Our doctoral program offers students solid training in theory, contemporary research methods, and proposal writing with the aim of enabling students to develop an anthropology sensitive to the challenges and complexities of human experience and of our times.
Two PhD Tracks
Students have the option of leaving for the field after five or after six semesters. If they leave after five semesters, they will take 15 courses in total (three per semester) and convene their committee for a Portfolio workshop in December of that fifth semester. At the workshop they will discuss their grant proposals, three annotated reading lists (with 25 citations each), and a course syllabus (for a class to be taught in the future). If they leave after six semesters, they will take 18 courses in total (three per semester) and convene their committee for a Portfolio workshop in April of their sixth semester. At the workshop they will discuss their grant proposals, three annotated reading lists (with 35 citations each), and a course syllabus (for a class they will teach in the future).
If students receive external funding for fieldwork, they can spend a year and a half in the field (with one semester covered by the department and two by their grant). If they do not receive external funding, they will remain in the field for one year (with the one year covered by the department).
Funding (tuition, fees and stipend) for each student is guaranteed for five years, or five and an half for those who receive external funding for their fieldwork. The department is not responsible for the financial support of those who do not finish within these time frames, but will work closely with each student who does not finish to find external funding to cover continuation fees, health insurance, and stipends.
Students who choose the five-semester option take 15 graded courses, of which at least 10 must be graduate seminars with primary faculty in Cultural Anthropology, including CULANTH 801, 802, 803, and 804. Graduate students do have an option to take two graduate Anthropology classes at UNC-Chapel Hill. These may be counted towards the 10 required courses within the discipline. Two of the 15 classes must be in a discipline outside Cultural Anthropology, and no more than three of the 15 may be Independent Studies. Students who choose the six-semester plan will follow the above guidelines, except that they may take two additional Independent Studies (five total) towards the 18 course requirement. This amounts to five Independent Studies (if so desired), plus one more seminar inside or outside the department (or more than one course outside the department if the student does not wish to take five Independent Studies).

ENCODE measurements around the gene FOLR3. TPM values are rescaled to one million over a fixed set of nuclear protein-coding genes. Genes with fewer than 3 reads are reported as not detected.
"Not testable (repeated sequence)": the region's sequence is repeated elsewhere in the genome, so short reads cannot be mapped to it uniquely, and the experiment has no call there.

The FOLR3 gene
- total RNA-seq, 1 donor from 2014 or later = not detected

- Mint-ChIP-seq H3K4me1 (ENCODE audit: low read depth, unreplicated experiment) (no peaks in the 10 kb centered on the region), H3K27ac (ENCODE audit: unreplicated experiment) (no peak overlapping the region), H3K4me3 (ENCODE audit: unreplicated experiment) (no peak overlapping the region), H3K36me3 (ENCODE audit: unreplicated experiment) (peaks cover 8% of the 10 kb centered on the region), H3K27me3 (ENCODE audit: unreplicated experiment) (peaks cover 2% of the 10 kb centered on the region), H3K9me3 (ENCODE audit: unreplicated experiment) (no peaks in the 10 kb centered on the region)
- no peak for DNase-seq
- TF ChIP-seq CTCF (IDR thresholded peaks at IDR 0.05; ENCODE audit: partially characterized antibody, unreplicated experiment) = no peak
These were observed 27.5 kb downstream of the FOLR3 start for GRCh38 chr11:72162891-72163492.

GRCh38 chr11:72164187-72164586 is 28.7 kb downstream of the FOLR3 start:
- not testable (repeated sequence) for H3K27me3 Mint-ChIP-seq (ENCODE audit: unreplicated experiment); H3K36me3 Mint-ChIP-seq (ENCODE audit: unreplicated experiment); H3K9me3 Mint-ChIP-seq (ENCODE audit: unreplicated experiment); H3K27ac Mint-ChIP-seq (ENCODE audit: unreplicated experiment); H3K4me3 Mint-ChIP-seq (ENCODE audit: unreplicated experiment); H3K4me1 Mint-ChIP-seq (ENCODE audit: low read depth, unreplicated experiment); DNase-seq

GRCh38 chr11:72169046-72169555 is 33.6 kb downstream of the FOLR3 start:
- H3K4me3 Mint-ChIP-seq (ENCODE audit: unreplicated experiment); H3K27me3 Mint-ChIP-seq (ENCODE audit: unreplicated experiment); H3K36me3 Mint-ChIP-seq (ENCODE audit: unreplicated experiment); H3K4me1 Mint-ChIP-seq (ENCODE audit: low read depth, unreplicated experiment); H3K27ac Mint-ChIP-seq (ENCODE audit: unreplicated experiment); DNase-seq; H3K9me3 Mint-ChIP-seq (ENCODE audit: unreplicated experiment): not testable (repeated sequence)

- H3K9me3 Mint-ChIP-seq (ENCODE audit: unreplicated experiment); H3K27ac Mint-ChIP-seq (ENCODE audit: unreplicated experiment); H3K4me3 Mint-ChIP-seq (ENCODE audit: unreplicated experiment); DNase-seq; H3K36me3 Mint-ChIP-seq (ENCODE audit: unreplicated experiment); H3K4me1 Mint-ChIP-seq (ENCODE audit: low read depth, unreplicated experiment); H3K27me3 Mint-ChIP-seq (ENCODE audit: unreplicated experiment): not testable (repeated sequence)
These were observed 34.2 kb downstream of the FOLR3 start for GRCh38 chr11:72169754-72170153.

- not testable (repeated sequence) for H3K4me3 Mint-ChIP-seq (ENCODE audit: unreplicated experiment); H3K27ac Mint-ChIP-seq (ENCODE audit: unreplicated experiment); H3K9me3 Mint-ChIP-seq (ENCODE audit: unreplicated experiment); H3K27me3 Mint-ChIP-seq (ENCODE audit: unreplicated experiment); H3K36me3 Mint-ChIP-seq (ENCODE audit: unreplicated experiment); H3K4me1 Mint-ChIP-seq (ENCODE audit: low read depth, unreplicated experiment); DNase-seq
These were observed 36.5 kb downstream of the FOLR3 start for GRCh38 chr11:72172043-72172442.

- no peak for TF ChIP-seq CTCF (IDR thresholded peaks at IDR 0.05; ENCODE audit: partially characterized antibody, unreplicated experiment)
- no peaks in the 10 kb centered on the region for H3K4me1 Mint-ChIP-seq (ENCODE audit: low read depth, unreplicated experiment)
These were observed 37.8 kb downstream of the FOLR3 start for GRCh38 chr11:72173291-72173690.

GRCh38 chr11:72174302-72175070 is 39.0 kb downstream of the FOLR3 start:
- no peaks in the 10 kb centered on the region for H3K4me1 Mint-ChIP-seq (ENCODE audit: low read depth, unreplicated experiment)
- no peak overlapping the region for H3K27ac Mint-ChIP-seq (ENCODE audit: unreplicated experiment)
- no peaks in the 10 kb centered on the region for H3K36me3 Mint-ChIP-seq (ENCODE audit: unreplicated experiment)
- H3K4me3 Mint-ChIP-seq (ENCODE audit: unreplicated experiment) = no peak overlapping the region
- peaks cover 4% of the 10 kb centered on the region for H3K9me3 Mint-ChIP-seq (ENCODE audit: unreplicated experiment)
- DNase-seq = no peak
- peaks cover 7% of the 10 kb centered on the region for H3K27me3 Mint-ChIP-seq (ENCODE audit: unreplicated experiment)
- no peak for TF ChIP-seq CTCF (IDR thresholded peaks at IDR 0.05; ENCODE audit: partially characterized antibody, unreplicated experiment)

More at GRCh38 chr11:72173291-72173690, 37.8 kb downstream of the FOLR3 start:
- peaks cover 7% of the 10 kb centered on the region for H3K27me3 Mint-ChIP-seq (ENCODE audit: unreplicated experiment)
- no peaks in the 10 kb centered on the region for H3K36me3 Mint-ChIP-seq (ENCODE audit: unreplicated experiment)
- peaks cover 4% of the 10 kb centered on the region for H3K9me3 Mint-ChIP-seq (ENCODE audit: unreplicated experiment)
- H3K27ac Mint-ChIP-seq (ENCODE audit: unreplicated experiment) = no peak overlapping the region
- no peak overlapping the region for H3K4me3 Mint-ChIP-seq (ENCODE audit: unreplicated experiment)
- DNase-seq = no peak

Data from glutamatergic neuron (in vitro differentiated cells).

- Theories: The two-semester Theories course (CULANTH 801-802), taken in Fall and Spring of the first year, focuses on core debates and themes within the history of socio-cultural anthropology and related fields.
- Research Methods: The Research Methods seminar (CULANTH 803), taken in the Spring of the second year, focuses on ethnographic methods, grant writing, and reading list annotation.
- Grant Writing: The Grant Writing seminar (CULANTH 804), taken in the Fall of the third year (the fifth semester), focuses on the development of grant proposals for dissertation research support.
- Plan of Study
- Portfolio of Work
- Foreign Language Requirement
- Research or Teaching Service
- Summer Field Research
- Department Colloquia
Cultural Anthropology PhD students are encouraged to apply for a certificate in another department or field. Our students have acquired certificates in: Gender, Sexuality and Feminist Studies; African and African American Studies; Latin American and Caribbean Studies; Asian and Middle Eastern Studies; Documentary Studies; International Development Policy.